The recent spate of rain is filling streets and rushing through ditches, but those overseeing the Little Calumet and Kankakee rivers said levels are fine for now.
"We're in good shape, in a safe, comfortable position," Dan Repay, executive director of the Little Calumet River Basin Development Commission, said Thursday.
Repay said he spent the afternoon traveling along the river to look for trouble spots.
"There are not that many blockages, a few trees from Mother Nature," Repay said.
According to the National Weather Service, the Little Calumet at Munster was at 9.64 feet Thursday afternoon. Flood stage is 12 feet.
Repay said it would take a hard, sustained rain to make a difference.
Farther south, Jody Melton, executive director of the Kankakee River Basin Commission, said there currently is no reason for concern, even though the weather service issued a flood warning for the Kankakee at Shelby, affecting Lake and Newton counties.
"There's no problem, not a severe threat," Melton said. "It is going to go back up."
On Thursday afternoon, the weather service reported the Kankakee at 9.24 feet at Shelby. Flood stage is 9 feet, but the levee protects those living in that area to more than 11 feet.
The weather service reported minor flooding already is occurring and is expected to continue as the river rises.
Forecasts show the river will climb to near 10.5 feet by Saturday afternoon and then begin falling.
Melton said residents in the Shady Shores area of Shelby have had some problems because the bayou there currently is higher than the river. The Lake County Highway Department is on standby for sandbags, he said. Runoff in the watershed is coming faster than usual, he said.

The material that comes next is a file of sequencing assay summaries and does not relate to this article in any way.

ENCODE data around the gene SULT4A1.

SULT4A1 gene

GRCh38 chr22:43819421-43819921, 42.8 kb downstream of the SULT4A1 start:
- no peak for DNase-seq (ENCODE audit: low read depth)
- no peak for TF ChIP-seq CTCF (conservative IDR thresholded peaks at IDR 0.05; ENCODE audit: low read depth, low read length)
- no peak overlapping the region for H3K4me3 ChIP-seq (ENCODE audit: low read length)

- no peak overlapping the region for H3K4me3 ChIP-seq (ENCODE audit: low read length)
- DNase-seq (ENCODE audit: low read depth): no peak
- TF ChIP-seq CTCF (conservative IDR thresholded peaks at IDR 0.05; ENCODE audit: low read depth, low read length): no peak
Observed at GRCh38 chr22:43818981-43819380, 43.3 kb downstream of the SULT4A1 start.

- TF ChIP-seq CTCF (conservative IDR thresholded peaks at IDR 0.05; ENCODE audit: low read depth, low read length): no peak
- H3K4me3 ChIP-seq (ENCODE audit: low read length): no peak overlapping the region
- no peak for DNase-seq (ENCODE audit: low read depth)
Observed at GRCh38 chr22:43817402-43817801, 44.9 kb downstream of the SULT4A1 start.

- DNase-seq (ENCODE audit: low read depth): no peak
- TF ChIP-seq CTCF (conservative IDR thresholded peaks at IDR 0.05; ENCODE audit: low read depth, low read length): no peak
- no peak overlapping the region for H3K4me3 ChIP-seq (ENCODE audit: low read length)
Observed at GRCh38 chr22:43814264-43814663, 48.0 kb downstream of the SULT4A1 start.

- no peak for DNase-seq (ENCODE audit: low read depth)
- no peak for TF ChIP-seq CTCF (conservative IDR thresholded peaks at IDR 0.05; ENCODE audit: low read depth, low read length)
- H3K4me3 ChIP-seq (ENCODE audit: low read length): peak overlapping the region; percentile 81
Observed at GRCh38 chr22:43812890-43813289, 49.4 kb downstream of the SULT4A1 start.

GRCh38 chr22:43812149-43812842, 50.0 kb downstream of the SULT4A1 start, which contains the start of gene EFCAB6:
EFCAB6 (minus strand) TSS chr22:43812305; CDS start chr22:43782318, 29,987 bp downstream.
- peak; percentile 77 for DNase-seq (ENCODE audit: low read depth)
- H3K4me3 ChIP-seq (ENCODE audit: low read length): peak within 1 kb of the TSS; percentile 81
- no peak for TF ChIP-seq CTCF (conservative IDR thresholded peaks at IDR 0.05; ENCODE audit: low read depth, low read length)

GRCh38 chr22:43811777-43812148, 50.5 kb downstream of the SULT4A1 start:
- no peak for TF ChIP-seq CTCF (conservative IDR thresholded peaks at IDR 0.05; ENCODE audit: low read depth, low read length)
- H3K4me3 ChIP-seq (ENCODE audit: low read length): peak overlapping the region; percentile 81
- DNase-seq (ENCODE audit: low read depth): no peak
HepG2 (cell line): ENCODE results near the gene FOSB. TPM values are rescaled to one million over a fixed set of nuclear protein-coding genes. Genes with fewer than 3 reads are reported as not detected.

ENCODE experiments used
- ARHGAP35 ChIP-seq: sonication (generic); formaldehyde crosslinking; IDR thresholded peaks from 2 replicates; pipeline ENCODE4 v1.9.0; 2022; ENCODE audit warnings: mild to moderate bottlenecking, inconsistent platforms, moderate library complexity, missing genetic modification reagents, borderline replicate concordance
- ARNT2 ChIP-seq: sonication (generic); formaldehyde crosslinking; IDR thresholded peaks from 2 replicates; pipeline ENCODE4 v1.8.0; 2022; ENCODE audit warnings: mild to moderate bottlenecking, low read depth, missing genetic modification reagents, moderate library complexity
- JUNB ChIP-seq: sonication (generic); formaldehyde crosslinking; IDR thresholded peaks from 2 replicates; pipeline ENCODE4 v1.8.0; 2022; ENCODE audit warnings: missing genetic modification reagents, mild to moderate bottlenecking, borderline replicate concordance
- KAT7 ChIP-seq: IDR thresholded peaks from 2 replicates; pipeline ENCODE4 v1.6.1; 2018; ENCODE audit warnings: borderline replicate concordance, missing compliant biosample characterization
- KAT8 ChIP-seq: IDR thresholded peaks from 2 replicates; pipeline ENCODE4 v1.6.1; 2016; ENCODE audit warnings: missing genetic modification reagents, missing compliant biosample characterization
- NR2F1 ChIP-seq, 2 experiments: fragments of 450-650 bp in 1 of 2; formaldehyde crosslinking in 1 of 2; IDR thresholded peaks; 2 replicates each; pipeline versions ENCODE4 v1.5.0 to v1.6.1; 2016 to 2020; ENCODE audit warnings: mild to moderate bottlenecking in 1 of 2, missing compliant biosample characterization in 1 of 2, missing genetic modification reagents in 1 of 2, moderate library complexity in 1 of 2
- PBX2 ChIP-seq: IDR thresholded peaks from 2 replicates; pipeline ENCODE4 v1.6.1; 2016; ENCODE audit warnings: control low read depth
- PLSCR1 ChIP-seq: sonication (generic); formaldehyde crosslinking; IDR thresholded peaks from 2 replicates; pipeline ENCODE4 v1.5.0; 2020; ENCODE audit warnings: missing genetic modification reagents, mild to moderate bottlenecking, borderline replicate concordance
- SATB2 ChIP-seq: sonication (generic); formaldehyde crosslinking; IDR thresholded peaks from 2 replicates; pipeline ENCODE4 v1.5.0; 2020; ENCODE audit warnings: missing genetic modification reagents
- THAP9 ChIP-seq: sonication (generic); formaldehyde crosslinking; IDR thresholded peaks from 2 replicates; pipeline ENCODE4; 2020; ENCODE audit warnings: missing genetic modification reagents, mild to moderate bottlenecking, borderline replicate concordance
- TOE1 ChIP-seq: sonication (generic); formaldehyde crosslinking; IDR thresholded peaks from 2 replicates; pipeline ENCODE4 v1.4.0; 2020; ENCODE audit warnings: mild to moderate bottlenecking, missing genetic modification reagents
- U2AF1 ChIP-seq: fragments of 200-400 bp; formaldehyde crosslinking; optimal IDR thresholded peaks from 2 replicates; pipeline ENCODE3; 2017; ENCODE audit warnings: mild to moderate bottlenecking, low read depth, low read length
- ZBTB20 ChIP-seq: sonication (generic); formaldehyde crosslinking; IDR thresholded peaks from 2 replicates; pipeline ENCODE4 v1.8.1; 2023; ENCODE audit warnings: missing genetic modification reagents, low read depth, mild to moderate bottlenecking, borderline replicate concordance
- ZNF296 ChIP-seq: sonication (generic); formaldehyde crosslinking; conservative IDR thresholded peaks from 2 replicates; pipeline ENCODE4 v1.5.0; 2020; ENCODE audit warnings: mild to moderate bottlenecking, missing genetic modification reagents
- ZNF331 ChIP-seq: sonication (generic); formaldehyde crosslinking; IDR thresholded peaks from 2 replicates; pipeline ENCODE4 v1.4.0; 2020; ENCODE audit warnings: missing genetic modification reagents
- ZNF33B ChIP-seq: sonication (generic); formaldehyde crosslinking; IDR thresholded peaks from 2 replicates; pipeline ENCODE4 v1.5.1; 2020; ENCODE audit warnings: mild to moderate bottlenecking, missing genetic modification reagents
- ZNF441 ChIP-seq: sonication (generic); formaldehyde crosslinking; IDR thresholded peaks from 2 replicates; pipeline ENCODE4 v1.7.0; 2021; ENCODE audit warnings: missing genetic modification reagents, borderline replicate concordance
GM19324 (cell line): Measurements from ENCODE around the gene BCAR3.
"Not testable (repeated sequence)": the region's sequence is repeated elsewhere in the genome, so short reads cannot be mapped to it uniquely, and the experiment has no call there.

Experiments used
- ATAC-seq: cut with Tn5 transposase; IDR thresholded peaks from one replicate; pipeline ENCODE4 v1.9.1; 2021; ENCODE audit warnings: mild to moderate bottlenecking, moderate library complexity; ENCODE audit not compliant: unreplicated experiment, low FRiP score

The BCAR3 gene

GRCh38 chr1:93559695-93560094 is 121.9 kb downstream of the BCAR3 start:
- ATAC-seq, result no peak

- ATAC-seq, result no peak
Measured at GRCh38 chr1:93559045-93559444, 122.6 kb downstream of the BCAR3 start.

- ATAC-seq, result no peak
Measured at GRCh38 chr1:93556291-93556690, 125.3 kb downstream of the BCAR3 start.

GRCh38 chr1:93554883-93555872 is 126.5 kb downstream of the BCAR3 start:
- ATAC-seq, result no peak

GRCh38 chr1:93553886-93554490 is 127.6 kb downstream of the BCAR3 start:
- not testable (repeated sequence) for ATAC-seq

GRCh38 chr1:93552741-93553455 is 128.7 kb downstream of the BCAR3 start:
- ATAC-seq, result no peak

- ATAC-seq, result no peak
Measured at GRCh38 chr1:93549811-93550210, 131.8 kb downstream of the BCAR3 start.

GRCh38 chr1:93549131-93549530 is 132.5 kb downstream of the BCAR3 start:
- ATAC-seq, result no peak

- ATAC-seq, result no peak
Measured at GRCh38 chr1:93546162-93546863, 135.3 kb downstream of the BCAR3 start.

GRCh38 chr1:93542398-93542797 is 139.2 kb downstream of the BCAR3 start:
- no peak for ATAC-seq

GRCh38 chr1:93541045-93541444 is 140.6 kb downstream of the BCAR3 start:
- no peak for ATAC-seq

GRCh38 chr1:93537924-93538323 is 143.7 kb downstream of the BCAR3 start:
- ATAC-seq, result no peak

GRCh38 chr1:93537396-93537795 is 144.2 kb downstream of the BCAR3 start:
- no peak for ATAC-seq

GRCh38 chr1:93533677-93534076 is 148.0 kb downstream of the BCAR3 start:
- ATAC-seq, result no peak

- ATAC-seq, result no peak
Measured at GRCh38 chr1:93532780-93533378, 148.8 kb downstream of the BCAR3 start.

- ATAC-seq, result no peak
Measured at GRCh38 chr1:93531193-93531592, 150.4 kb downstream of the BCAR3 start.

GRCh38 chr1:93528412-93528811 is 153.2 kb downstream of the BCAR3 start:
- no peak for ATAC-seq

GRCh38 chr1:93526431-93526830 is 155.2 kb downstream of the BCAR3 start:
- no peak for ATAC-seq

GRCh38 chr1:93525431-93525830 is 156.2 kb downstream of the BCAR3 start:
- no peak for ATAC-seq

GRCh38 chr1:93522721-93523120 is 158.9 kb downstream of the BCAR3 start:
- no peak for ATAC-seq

"The crazy thing is we get a flood normally at this time," Melton said.
Instead, the snow melted in a timely fashion this year, allowing the Kankakee to take it all in, he said.
Rainfall Wednesday night into Thursday above the Kankakee Basin ranged between 0.5 and 1.5 inches. An extra 1 to 2 inches of rain was possible by Friday morning.
Drivers who encounter a flooded road are advised to turn around and use an alternate route.
Flash flooding can happen after just a few inches of heavy rainfall, according to Indiana State Police.
Safe driving tips from police include:
• Always carry a cellphone and charger.
• Pay attention to local media reports and heed warnings issued by the National Weather Service.
• Never drive around barricades at water crossings.
• Reduce speed and never enter flowing water.
• If you end up in water, abandon your vehicle, exit through a window and climb on top of the car. Call 911 and "ride the top like a boat," because vehicles usually float for several minutes.